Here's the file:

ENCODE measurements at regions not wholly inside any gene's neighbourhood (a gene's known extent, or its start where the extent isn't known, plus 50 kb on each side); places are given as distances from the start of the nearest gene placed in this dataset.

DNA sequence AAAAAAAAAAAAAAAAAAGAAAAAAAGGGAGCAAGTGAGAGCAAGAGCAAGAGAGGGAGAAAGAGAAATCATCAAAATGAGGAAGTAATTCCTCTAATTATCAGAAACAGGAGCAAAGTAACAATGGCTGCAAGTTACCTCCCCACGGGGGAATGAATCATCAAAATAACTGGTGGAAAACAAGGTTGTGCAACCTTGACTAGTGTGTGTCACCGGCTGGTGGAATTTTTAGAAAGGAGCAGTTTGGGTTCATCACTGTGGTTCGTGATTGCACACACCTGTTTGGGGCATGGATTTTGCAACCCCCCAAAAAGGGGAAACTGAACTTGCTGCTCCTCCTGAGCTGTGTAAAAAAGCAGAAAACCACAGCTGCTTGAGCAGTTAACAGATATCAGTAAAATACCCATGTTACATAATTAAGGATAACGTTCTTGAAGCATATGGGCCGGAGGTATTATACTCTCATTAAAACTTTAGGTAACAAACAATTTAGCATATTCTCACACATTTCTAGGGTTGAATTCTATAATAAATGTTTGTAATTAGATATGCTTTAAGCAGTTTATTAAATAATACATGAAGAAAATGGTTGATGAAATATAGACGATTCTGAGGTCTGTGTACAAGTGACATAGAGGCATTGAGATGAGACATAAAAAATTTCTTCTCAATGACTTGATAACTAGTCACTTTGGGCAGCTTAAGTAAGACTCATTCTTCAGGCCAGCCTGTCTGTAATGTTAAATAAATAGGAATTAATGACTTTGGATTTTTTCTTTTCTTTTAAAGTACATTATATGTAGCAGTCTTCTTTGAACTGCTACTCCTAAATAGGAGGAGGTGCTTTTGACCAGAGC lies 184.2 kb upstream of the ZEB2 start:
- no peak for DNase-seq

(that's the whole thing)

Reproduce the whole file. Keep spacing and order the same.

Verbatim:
ENCODE measurements at regions not wholly inside any gene's neighbourhood (a gene's known extent, or its start where the extent isn't known, plus 50 kb on each side); places are given as distances from the start of the nearest gene placed in this dataset.

DNA sequence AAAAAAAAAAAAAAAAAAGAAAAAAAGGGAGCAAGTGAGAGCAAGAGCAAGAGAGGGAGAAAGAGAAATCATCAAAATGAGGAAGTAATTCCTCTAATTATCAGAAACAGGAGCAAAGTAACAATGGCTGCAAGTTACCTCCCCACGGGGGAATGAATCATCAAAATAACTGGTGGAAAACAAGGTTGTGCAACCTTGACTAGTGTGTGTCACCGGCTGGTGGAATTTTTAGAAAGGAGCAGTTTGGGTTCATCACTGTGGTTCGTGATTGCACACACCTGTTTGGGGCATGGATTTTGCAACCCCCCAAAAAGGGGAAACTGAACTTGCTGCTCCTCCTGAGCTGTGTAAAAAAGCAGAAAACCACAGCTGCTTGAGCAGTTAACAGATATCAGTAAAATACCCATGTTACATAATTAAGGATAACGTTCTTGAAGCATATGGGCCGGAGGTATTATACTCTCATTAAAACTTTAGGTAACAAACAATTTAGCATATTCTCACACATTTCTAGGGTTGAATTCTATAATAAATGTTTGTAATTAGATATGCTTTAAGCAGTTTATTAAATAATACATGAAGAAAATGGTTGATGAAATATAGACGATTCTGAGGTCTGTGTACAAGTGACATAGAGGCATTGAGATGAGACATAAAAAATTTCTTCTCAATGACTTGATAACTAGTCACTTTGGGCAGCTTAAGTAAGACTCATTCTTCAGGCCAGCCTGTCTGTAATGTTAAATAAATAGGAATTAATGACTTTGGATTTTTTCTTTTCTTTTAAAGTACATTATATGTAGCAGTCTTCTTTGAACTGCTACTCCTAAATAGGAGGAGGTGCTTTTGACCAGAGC lies 184.2 kb upstream of the ZEB2 start:
- no peak for DNase-seq